Thursday, April 18, 2013

Review: Strangelets

Strangelets by Michelle Gagnon

Publisher: Soho Teen
Publication Date: April 9th 2013
Pages: 288
Source: Ebook for Review from Publisher
Genre: Si-fi

17-year-old Sophie lies on her deathbed in California, awaiting the inevitable loss of her battle with cancer…
17-year-old Declan stares down two armed thugs in a back alley in Galway, Ireland…
17-year-old Anat attempts to traverse a booby-trapped tunnel between Israel and Egypt…

All three strangers should have died at the exact same moment, thousands of miles apart. Instead, they awaken together in an abandoned hospital—only to discover that they’re not alone. Three other teens from different places on the globe are trapped with them. Somebody or something seems to be pulling the strings. With their individual clocks ticking, they must band together if they’re to have any hope of surviving. 

Soon they discover that they've been trapped in a future that isn't of their making: a deadly, desolate world at once entirely familiar and utterly strange. Each teen harbors a secret, but only one holds the key that could get them home. As the truth comes to light through the eyes of Sophie, Declan, and Anat, the reader is taken on a dark and unforgettable journey into the hearts of teens who must decide what to do with a second chance at life.

You might be able to catch this off of the title, but this book is STRANGE. I didn't really know what to think when I started it, and I just jumped in. I really can't imagine where the idea for the book came from it is so twisted and, like I said before STRANGE.

The first thing that I really liked about this book was the mix of various cultures. This story follows six different characters, being told in the alternating perspective of three of those characters. Each character is from a different place, and each character has a very interesting personality based off of their background. The story is told in the perspectives of an American named Sophie, an Irish boy named Declan, and an Israeli named Anat. Obviously, I'm American (If you hadn't already caught on based on my vocabulary and spelling) so I don't really know how accurately some of the characters were portrayed, but I thought it was very interesting.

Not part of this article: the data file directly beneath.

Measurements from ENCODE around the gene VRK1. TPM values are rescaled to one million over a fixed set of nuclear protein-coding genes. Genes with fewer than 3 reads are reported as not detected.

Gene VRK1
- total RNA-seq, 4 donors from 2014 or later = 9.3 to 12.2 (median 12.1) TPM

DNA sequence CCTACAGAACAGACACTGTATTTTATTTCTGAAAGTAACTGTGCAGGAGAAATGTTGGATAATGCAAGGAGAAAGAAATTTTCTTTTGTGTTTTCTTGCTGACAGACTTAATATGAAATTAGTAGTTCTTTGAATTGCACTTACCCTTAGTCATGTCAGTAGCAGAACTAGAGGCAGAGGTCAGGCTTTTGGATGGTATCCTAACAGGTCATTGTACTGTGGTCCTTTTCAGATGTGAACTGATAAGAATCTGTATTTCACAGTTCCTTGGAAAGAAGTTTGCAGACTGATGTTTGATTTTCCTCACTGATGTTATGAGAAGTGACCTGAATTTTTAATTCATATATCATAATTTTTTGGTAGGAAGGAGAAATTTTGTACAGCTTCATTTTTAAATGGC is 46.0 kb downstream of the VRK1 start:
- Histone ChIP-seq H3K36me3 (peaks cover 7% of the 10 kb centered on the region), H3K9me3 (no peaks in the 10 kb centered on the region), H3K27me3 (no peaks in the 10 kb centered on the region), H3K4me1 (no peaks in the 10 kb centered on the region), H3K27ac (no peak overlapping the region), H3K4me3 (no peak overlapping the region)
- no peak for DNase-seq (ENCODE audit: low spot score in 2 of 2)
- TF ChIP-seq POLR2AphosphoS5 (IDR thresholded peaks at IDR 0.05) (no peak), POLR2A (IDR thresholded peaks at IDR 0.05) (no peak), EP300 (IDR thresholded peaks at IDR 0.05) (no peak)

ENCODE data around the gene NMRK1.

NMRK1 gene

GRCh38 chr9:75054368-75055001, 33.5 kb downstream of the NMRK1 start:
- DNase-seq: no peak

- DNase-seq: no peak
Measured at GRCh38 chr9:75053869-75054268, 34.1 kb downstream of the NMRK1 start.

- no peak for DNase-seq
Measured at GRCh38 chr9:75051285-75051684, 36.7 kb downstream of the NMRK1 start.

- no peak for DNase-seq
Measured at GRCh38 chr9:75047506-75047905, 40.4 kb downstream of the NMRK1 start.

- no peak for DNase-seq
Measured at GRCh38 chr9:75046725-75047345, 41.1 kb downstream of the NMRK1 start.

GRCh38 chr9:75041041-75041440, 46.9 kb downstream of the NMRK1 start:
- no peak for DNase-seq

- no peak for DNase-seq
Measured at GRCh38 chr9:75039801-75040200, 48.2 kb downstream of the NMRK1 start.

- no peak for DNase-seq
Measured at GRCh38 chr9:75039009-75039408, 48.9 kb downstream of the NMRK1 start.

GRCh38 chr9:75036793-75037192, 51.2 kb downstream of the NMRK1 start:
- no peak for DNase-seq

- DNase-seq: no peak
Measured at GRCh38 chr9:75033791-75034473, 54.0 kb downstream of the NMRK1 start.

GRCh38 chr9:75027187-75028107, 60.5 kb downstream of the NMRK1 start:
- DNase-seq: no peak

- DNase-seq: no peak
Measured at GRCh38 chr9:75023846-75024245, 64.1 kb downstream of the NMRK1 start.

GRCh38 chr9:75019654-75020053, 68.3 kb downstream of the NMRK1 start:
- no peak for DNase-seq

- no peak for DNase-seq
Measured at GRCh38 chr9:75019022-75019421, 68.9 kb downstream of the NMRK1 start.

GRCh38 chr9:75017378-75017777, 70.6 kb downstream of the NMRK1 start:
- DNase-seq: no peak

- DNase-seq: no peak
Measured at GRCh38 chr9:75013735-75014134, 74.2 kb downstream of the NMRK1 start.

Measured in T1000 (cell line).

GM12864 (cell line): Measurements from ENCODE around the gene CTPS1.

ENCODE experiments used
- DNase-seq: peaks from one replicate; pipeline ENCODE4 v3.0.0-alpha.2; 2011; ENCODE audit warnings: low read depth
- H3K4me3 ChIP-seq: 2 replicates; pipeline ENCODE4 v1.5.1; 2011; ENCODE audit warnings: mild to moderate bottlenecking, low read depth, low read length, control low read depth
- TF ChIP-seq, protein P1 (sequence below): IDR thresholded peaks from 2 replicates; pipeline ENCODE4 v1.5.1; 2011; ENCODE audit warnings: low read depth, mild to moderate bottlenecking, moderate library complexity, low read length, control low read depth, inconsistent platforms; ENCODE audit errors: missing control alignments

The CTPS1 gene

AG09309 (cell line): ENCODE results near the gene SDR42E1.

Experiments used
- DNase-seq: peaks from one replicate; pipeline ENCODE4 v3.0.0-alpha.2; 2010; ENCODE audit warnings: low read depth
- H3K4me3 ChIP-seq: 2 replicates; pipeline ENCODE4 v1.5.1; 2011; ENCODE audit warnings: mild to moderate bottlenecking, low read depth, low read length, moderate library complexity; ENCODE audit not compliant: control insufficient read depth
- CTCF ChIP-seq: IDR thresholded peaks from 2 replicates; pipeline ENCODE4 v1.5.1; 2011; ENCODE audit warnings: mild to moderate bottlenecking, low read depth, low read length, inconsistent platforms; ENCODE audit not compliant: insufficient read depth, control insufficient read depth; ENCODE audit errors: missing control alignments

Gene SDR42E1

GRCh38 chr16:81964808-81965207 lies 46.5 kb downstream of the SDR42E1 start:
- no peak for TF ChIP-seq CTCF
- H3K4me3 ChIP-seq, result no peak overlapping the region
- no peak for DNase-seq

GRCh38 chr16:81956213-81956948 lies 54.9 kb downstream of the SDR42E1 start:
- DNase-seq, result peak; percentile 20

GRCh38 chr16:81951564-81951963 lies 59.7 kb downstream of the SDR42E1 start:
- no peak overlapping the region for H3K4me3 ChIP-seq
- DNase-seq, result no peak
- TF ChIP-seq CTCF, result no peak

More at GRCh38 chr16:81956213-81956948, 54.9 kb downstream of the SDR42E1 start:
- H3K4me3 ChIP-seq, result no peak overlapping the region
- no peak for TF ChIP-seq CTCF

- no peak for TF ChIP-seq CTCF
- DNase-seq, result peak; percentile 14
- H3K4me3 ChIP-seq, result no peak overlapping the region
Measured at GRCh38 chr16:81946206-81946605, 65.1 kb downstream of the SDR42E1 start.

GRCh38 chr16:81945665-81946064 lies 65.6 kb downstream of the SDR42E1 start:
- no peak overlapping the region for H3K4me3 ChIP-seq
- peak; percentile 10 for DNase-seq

The only thing I really didn't like about the mix of culture is that each character conveniently spoke English. The whole idea of the book is that 6 random teens were pulled to this location. Only 9% of people in the world speak English (source), so every single one of the those teens being able to speak English is fairly unlikely.

The plot. I am not going to try to explain it for two reasons. One- It's so complicated I won't make sense. Two- Any attempt to will spoil pretty much the entire book. I am just going to comment on it. It was not expecting the plot to go the way it did. I thought it would be more of a psychological/paranormal sort of thing, but it ended up being more dystopian/si-fi. There was nothing wrong with that, but it felt very fast and made little sense. The plot felt like it changing direction every few chapters. There was never a break and everything became extremely hard to comprehend. 

The end was quite convenient. It was very convenient that most of the characters survived. It was convenient that two of the characters got together. It was convenient that despite everything they went through they just happened to have a ways to get things back to normal. I didn't like it.

Overall, this book really wasn't for me. I liked some of the ideas but the story was just all over the place. It was very hard for me to get into this book and I had a hard time picking it up.

1 comment:

  1. I'm afraid you didn't like this one. I don't know,the synopsis sounded really creepy and interesting. Convenient endings as you describe them, is something I really don't like in books. Especially because it's the ending, I think it always leaves a bitter "taste"